Testifying at a meeting of the U. S. Senate Committee on the Environment and Public Works on March 21, 2007, Vice President Al Gore described global warming as “A true planetary emergency”. Neither I nor a majority of Americans agree with that, though I do not for a minute deny that Earth has been warming up.
I do agree, however, with Richard Heinberg, who wrote recently that “It’s not just climate change that threatens us, but depletion of resources including oil, natural gas, coal, fresh water, fish, topsoil, and minerals (ranging from antimony to zinc, and including, significantly, uranium; as well as destruction of habitat and accelerating biodiversity loss–which is exacerbated by climate change, but is also happening for other anthropogenic reasons. In essence, there are just too many of us using too much too fast.
“I would like to offer some perspective on how we have gotten to this point and what it might mean for our future, though I agree with Nassim Taleb that we are incapable of actually predicting the future. For the sake of argument, let’s assume that modern humans, Homo sapiens, can be traced back to an African origin around 160,000 years ago.
For most of those 160,000 years our ancestors lived in small groups as hunters and gatherers. Life expectancies were short and populations grew only very slowly. About 10,000 years ago humans started to practice rudimentary agriculture, mainly because global warming was already occurring as the most recent Ice Age was ending. As Jack Weatherford noted, “Around the world, humans seem to have switched from foraging to farming because of the whole set of changes produced by global warming.” Agriculture increased Earth’s carrying capacity for humans, and as crops and domesticated animals were improved and diffused around the world, population growth accelerated somewhat, but it was still, by modern standards, slow, and it was also sporadic. Populations grew when times were good, then declined when times were bad. Famines, diseases, and wars would take heavy tolls from time to time.By about one thousand years ago the human population had only grown to around 300 million, give or take perhaps 50 million. That is about the current population of the United States, but it represented the end result of 159,000 years of human population growth. Slow growth continued until the Industrial Revolution, which began in the 18th century, raised Earth’s carrying capacity again and set in motion a period of modern population growth that continues today, though at a rate that has slowed considerably from that in the late 1960s.
Around 1830, after 159,830 years, the human population reached its first billion. Since then, however, our growth has been unprecedented. During the 20th century the world’s population nearly quadrupled, from 1.6 to 6.1 billion, and since 2000 we’ve added another half billion or so to planet Earth, bringing our numbers to around 6.63 billion. Currently, we add close to another 80 million people each year.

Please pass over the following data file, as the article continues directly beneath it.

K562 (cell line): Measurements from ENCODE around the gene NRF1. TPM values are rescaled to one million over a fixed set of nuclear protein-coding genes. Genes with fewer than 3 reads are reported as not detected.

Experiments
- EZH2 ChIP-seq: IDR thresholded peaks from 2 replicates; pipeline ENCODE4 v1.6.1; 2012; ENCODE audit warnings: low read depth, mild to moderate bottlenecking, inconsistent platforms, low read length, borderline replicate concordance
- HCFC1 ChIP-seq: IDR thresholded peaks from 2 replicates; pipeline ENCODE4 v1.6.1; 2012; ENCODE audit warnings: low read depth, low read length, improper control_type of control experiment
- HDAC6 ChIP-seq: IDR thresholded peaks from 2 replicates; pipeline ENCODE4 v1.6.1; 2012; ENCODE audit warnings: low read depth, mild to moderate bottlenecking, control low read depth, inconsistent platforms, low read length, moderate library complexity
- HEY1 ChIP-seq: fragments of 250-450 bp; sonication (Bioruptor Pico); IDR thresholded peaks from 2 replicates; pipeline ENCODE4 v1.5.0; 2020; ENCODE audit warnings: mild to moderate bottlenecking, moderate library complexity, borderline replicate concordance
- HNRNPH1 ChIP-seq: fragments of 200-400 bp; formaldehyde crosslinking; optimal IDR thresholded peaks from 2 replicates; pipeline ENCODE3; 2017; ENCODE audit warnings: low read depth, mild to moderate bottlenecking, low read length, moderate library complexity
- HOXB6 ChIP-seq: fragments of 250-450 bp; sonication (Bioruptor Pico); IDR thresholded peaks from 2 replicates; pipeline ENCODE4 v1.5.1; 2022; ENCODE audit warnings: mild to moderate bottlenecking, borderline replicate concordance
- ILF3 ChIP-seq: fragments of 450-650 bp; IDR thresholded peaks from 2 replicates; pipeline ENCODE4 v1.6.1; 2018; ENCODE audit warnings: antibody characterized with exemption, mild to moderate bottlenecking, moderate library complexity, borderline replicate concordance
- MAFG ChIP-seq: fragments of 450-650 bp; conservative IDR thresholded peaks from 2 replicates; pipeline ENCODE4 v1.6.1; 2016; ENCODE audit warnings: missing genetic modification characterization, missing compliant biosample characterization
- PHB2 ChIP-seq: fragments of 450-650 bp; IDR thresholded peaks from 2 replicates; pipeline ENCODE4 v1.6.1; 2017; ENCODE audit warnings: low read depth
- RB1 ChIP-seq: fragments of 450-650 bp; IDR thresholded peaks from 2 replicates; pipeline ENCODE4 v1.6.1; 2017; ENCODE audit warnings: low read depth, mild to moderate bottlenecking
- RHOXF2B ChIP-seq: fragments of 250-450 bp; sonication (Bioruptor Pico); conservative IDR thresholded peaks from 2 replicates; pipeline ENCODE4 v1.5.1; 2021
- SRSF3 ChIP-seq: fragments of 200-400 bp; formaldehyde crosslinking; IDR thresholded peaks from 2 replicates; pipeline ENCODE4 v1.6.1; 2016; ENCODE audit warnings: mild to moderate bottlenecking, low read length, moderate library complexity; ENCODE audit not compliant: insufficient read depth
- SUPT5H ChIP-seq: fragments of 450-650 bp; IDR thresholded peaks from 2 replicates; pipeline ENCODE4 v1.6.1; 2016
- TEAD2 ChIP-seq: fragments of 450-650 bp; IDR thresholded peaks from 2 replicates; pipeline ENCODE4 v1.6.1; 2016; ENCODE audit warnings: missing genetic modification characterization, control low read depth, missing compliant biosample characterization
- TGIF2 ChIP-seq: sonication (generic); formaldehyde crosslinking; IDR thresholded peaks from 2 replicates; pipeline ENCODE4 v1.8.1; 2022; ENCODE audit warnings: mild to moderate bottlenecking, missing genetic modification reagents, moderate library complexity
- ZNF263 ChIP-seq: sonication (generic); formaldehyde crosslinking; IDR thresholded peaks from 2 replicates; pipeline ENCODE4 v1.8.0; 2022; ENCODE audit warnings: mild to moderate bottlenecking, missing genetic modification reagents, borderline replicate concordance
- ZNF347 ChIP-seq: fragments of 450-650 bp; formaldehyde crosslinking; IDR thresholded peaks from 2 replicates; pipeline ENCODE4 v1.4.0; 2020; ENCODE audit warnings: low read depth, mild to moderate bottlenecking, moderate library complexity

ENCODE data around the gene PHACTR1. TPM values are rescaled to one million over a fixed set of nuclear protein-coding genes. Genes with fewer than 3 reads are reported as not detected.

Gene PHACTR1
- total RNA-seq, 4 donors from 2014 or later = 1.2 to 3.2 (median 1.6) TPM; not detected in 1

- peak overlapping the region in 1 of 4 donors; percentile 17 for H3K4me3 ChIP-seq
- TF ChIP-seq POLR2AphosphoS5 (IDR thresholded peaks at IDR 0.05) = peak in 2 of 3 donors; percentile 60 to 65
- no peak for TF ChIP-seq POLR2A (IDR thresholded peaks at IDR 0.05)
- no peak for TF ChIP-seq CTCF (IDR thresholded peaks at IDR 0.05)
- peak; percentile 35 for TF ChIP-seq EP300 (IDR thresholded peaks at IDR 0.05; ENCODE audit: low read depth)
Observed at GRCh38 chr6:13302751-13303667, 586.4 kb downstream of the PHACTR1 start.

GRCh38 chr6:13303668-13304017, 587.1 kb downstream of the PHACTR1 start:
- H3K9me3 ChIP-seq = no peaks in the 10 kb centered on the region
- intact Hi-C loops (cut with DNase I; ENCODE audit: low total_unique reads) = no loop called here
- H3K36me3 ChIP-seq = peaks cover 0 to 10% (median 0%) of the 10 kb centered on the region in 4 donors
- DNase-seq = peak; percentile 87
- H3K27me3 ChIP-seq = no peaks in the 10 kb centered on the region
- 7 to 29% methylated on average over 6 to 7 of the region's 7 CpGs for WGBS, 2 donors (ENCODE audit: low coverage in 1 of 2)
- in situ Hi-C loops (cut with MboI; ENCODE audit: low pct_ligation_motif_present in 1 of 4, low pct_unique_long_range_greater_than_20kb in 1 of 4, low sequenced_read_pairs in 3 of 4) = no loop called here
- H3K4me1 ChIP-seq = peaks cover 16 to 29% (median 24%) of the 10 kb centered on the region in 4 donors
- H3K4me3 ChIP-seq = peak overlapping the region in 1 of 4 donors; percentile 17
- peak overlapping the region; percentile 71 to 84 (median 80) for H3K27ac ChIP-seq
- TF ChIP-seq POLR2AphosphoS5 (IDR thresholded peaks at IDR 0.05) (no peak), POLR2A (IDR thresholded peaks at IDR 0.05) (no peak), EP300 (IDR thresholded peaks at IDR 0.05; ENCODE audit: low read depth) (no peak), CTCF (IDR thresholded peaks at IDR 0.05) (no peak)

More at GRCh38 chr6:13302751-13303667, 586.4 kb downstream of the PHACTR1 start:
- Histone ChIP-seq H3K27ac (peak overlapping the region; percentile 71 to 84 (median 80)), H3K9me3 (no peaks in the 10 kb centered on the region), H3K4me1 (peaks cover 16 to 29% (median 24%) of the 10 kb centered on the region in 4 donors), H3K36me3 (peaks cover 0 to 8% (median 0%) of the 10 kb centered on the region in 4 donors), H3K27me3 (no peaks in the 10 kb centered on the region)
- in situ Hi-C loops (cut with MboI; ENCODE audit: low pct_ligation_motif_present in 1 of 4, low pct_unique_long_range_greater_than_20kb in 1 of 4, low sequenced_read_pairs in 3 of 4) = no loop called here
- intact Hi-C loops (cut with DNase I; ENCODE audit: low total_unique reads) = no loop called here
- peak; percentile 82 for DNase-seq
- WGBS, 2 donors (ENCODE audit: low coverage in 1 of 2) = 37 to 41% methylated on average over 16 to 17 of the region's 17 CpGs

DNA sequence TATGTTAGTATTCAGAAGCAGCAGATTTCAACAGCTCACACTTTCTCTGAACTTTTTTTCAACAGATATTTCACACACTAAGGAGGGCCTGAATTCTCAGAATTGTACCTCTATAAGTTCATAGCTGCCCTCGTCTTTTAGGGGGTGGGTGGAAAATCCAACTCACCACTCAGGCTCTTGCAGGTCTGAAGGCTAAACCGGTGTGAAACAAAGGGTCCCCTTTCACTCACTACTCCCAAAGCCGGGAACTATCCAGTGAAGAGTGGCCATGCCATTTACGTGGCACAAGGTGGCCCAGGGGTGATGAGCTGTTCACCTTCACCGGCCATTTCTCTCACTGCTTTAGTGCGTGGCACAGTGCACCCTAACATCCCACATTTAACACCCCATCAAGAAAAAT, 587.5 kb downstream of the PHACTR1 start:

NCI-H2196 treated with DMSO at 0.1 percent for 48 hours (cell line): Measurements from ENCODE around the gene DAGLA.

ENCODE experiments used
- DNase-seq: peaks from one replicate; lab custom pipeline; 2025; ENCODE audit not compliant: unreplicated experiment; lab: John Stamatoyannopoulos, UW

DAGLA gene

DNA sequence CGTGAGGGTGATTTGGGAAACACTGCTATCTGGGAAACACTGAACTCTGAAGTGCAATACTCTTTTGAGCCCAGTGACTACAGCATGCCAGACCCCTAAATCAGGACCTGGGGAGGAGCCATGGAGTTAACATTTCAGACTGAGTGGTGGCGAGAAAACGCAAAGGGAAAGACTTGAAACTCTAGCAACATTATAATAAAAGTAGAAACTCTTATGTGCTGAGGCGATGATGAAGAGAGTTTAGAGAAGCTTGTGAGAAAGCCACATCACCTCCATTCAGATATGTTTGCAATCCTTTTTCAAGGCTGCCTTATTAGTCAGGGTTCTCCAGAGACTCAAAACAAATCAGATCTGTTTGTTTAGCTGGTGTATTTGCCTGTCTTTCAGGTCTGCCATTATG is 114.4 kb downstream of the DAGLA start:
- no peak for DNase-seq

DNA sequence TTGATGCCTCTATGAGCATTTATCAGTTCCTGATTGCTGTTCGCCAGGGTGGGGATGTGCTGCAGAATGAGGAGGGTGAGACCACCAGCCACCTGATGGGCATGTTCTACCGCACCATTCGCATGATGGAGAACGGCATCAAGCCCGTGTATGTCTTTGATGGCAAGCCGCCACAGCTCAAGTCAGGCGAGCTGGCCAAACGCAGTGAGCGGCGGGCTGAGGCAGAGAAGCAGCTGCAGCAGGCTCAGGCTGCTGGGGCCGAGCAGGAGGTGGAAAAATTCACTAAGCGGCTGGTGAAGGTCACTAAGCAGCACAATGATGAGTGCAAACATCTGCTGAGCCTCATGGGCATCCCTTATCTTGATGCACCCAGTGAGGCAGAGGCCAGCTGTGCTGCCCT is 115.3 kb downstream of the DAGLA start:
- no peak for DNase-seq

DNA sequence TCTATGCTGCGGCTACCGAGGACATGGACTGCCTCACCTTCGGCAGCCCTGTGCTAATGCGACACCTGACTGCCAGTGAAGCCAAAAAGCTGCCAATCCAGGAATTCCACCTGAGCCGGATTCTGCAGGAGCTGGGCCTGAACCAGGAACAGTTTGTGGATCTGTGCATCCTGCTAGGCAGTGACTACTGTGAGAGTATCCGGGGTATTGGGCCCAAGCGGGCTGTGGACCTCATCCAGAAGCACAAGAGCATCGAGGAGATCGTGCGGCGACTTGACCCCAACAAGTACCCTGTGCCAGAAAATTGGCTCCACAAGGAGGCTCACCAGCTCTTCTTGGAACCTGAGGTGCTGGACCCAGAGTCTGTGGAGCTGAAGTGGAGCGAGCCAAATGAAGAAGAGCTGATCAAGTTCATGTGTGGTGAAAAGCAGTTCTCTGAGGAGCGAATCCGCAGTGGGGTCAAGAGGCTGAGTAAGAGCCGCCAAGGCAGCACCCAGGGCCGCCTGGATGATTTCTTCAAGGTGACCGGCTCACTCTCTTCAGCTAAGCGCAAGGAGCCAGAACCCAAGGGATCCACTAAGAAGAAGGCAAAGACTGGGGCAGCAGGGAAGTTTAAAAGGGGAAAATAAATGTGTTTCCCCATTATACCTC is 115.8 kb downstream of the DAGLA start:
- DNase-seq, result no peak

We might describe this sudden and vast increase in human numbers as “irrational exuberance.” After tens of thousands of years, we suddenly, in less than two centuries, have increased our numbers more than six-fold. As Russell Hopfenberg (among others) has noted, “Increases in the population of the human species, like increases in all other species, is a function of increases in food availability.” As Descartes could have noted, “I eat, therefore I am.”
This rapid growth in our population could only have occurred with a vast and rapid improvement in productivity in agriculture. In turn those productivity increases have come almost entirely from our use of fossil fuels, primarily petroleum. If you looked at graphs of population growth and crude oil production side by side over the last 200 years, you would see enough similarity to convince you that it is not coincidence.
Our rapidly expanding numbers and use of fossil fuels have brought us to where we are today, and leave us wondering about the future. Even as we’ve substantially increased greenhouse gases in the atmosphere, including CO2 and CH4, we seem to have reached a broader threshold. Global warming; acidification of the oceans; overfishing; fresh water scarcity; accelerated species extinctions; disappearing wetlands, tropical forests, and other habitats; the growing possibility that we are at or close to a peak in world crude oil production–these may all be signs that humans have now reached or exceeded Earth’s carrying capacity for our species. As eminent ecologist Garrett Hardin warned us, “The universe may or may not be infinite, but prudence demands that we assume that the portion practically available to humankind is finite.” Iconoclastic economist Kenneth Boulding put it this way, “Anyone who believes that exponential growth can go on forever in a finite world is either a madman or an economist.” It may be time to see that our numbers, combined with our expanding affluence and constant need to consume more of everything, have become Earth’s real problem.